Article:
Trump’s World of Illusion

Signing a blank piece of paper in staged photo while at Walter Reed Hospital

Donald Trump has lived his entire life wrapped in illusion. And because of his extreme narcissism, he has expended a great deal of energy over the years to convince others of his illusions, usually to their detriment.

As the New York Times series on his taxes has made clear, Trump is not a billionaire. In fact, he owes many a great deal of money, most notably the US Treasury. Similarly, he is not a successful business man. His casinos went bankrupt and his hotels and golf courses are floundering. He often spends more than he has, living the life of the pampered playboy with yachts, jets, and resorts all gilded in tacky gold trim. He was the perfect subject for a reality TV show, a setting where illusion is the name of the game. 

During those forays, he hurt thousands of people. He burned contractors by not paying them. He burned thousands more by running fake businesses such as Trump University.

By becoming president, though, the stakes went through the roof. Now he could threaten the livelihood of millions all for the sake of wealth and self-aggrandizement, for the sake of maintaining his narcissistic illusions. From his xenophobic immigration policies, to his drive to repeal the Affordable Care Act, to his revised tax code that funnels money to the wealthy, to stacking the courts with right-wing ideologues, he has caused tremendous damage, including to those who support him. And through it all, he has projected the image of a tough guy who gets things done. Illusion, illusion, illusion.

With COVID-19, illusion became acutely lethal. All for the sake of maintaining his tough guy image, he downplayed the disease’s deadliness. He pitted states against each other for necessary supplies. He hobbled his own COVID-19 task force. And, of course, he refused to set a good example by just wearing a damn mask. His policies, or lack thereof, have killed over 210,000 people in the US and wrecked the economic livelihood of millions.

Each day the US lacks specific, detailed, science-based planning to deal with COVID-19, we risk increasing the number of fatalities. And without an effective plan to revive the economy, prolonged economic ruin could condemn millions to homelessness and starvation.

Regardless of what Trump and his supporters believe, science doesn’t care about fantasy or illusion. It simply exists. If I drop a stone while standing on the surface of the Earth, it will fall. No amount of wishing or fantasy will change that fact. Similarly, the current novel coronavirus follows a set of unalterable rules. One rule says that the virus can travel in droplets of saliva and infect others who might inhale those droplets or get them in the eyes. The best way to prevent one’s saliva from infecting others is to wear a mask.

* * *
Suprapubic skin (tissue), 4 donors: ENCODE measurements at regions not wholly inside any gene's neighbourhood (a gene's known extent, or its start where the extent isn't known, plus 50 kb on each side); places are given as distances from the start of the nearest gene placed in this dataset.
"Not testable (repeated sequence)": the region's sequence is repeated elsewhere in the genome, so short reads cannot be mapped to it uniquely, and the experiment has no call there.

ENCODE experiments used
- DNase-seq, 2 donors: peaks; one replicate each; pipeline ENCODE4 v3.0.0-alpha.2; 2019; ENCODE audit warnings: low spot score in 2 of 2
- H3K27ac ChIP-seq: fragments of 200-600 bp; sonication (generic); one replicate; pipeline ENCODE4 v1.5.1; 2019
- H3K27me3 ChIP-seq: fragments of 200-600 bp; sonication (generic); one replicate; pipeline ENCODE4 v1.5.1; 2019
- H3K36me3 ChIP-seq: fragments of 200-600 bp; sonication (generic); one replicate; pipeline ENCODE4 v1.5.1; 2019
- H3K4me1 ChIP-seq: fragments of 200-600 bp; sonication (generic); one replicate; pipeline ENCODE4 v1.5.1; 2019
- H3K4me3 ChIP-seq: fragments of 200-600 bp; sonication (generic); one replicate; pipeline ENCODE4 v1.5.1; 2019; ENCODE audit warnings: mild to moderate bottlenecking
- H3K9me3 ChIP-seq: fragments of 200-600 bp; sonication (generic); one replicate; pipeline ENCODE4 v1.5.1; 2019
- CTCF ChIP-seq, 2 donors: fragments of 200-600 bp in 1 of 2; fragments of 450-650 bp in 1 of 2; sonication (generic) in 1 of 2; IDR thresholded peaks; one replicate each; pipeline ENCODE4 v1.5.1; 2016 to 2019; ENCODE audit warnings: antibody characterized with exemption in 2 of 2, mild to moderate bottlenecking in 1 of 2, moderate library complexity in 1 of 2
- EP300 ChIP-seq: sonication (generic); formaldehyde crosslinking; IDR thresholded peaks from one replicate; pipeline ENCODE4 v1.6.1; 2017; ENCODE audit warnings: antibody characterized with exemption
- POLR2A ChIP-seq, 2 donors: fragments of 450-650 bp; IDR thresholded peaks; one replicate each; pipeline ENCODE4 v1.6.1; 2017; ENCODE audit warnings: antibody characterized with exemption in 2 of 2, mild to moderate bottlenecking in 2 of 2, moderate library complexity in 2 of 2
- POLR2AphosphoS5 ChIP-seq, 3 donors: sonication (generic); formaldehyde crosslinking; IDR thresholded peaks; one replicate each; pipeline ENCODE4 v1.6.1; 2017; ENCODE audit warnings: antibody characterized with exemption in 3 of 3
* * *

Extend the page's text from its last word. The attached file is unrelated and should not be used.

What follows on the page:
A simple truth, but those invested in maintaining a fantasy disregard it. And now Trump himself has contracted the very thing that he said will one day “just disappear.” Worse, he hosted a huge event at the White House to celebrate the nomination of Amy Coney Barrett to the Supreme Court. It turned into a super-spreader event. No one social distanced or wore a mask. Now many more are infected. 

Prior to becoming president, Donald Trump’s world of illusion impacted the lives of many. Now as president, he has adversely impacted millions across the country and billions around the world. That he should fall victim to his own illusionary world seems quite inevitable. That he has foisted tragedy on others is criminal.

Voting by Mail

Ordinary people with extraordinary vision can redeem the soul of America by getting in what I call good trouble, necessary trouble. Voting and participating in the democratic process are key.

John Lewis, NY Times Opinion, July 30, 2020

We face the most consequential election not just in one generation but several generations. Simply put, we have to remove Donald Trump and all those who support him from office. The vote is our most powerful weapon, which is why Trump has moved heaven and earth to dissuade and hamper people’s ability to vote. We can’t let him do that.

With COVID-19 still casting a pall over the country and the world, traditional voting becomes challenging. All the more so where jurisdictions have limited the number of voting locations in recent primary elections. For those who wish to vote by mail this November, start planning now. has state-by-state information on how to vote by mail. Some jurisdictions have easier rules than others. California, home of the gar spot, has very accommodating rules regarding voting by mail. Furthermore, per Governor Gavin Newsom’s executive order, all registered California voters will receive a mail-in ballot automatically. These ballots can be returned by mail or taken to a polling station or dropped off in a vote-by-mail receptacle. I’ve used the drop off method for years. (Don’t I look fabulous in my Mardi Gras beads?)

I’ve thought a lot about my hero John Lewis since his passing. His whole life is an example of how to fight for a better world for everyone. And his final words, some quoted above, are our marching orders. May his words inspire us all to go to the polls and to cause good trouble in the name of righteousness.

The Comet Chasers

Comet Kohoutek